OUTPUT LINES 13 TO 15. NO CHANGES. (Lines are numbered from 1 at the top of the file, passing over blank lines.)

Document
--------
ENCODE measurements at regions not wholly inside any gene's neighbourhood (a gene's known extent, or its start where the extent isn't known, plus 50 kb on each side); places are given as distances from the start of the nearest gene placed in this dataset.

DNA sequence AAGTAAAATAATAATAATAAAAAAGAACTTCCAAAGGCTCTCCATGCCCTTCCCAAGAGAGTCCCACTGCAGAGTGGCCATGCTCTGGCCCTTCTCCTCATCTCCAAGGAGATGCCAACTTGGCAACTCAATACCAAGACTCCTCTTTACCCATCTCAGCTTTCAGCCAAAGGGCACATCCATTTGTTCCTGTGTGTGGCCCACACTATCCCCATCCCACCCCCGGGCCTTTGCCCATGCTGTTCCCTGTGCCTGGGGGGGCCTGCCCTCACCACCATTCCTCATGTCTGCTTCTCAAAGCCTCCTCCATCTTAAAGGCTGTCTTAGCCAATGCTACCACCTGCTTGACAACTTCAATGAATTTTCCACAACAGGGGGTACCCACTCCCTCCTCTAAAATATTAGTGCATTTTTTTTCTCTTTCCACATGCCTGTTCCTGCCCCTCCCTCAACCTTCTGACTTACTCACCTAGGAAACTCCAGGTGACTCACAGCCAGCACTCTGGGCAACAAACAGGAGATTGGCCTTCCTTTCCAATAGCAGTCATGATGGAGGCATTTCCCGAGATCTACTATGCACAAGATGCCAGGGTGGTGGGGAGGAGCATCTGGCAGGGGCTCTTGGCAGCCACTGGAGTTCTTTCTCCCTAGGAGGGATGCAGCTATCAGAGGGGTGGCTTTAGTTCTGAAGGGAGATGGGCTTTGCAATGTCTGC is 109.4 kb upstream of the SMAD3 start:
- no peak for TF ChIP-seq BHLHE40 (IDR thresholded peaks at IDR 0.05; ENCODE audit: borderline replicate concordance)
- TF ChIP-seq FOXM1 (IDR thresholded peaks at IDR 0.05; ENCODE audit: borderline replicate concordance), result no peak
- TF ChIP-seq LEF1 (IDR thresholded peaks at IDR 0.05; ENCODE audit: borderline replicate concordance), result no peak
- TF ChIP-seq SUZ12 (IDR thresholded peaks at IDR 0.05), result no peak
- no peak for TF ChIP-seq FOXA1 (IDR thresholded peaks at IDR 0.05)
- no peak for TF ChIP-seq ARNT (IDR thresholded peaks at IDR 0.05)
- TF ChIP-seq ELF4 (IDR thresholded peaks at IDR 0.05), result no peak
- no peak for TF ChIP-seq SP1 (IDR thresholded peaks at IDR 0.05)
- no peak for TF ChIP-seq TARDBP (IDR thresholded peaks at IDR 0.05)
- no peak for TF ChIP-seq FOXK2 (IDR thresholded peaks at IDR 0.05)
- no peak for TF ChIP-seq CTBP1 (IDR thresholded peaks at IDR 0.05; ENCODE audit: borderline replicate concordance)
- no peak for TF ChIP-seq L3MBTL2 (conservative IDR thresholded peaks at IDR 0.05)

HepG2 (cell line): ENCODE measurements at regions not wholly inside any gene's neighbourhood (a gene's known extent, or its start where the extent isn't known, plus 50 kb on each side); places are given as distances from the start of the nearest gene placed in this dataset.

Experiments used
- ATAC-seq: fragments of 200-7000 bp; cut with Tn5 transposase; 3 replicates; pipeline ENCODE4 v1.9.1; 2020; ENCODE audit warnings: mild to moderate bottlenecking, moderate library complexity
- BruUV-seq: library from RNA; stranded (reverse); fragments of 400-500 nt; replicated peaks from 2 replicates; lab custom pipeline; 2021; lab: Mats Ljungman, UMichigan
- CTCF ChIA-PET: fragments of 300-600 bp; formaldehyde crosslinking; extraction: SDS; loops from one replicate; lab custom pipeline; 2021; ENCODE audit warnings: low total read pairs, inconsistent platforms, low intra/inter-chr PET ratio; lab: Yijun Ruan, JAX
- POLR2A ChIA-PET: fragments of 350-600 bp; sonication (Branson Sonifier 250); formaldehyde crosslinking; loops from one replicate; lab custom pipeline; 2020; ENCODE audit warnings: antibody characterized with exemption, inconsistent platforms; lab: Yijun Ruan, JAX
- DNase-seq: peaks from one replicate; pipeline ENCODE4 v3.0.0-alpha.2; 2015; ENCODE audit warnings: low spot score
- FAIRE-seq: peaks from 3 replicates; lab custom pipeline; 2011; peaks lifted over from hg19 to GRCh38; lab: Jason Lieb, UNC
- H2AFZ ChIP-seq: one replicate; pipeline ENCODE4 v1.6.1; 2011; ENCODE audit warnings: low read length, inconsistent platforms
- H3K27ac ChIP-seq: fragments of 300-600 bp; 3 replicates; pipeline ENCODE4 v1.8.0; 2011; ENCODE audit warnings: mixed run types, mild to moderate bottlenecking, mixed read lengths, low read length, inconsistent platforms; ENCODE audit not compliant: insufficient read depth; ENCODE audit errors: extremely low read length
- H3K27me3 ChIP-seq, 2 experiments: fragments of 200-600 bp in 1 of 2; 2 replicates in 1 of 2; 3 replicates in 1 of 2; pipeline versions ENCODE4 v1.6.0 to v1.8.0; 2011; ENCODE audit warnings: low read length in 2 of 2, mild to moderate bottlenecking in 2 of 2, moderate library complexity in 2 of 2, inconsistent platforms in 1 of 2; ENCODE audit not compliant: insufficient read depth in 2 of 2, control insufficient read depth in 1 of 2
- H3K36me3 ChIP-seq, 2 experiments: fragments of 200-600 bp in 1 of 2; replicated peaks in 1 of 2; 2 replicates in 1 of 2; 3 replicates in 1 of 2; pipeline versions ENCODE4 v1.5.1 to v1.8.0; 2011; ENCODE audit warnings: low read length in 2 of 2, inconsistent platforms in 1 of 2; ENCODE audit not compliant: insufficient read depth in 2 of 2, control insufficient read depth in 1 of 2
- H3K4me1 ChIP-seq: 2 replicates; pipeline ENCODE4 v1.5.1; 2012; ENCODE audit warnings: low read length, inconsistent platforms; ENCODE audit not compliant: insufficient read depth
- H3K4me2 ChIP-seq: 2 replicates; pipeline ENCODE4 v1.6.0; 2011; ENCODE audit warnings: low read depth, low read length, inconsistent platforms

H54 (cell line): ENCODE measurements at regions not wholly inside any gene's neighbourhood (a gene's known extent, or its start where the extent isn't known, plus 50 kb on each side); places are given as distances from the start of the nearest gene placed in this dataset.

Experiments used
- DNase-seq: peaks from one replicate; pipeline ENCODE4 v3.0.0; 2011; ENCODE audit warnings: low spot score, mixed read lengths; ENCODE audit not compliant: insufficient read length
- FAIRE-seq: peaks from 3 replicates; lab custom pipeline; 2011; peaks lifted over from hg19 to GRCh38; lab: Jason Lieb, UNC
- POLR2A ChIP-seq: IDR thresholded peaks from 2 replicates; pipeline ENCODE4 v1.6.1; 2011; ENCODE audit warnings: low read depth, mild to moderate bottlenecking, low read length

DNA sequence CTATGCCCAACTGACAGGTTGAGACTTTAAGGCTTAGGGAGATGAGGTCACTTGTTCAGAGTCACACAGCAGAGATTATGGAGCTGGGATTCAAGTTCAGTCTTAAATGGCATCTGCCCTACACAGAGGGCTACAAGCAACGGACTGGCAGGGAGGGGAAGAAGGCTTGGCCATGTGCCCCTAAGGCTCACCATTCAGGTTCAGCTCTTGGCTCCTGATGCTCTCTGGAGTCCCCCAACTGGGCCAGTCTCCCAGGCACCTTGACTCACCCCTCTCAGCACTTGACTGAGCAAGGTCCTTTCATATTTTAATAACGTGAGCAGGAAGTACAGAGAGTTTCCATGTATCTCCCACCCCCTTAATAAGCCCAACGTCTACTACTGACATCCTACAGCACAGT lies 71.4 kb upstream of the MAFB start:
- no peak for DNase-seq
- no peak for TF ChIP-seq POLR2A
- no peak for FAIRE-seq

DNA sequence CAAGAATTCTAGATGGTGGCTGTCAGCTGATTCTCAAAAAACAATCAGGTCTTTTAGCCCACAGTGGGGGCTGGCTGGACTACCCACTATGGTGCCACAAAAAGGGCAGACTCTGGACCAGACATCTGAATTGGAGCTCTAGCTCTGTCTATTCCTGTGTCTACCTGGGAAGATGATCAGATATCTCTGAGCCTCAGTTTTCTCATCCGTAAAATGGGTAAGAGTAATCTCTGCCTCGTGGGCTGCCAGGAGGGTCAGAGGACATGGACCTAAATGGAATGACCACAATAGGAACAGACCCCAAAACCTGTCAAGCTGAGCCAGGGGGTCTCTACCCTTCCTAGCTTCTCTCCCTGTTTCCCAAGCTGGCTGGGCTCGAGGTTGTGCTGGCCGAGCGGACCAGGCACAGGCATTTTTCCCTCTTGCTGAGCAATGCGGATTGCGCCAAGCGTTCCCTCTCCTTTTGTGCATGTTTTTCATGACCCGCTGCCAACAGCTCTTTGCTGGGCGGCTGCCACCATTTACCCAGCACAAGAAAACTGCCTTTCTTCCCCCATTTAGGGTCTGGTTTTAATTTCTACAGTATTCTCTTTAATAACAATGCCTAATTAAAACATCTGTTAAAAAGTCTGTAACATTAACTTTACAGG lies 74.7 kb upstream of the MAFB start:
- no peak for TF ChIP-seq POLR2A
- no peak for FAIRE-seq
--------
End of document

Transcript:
- no peak for TF ChIP-seq CTBP1 (IDR thresholded peaks at IDR 0.05; ENCODE audit: borderline replicate concordance)
- no peak for TF ChIP-seq L3MBTL2 (conservative IDR thresholded peaks at IDR 0.05)

HepG2 (cell line): ENCODE measurements at regions not wholly inside any gene's neighbourhood (a gene's known extent, or its start where the extent isn't known, plus 50 kb on each side); places are given as distances from the start of the nearest gene placed in this dataset.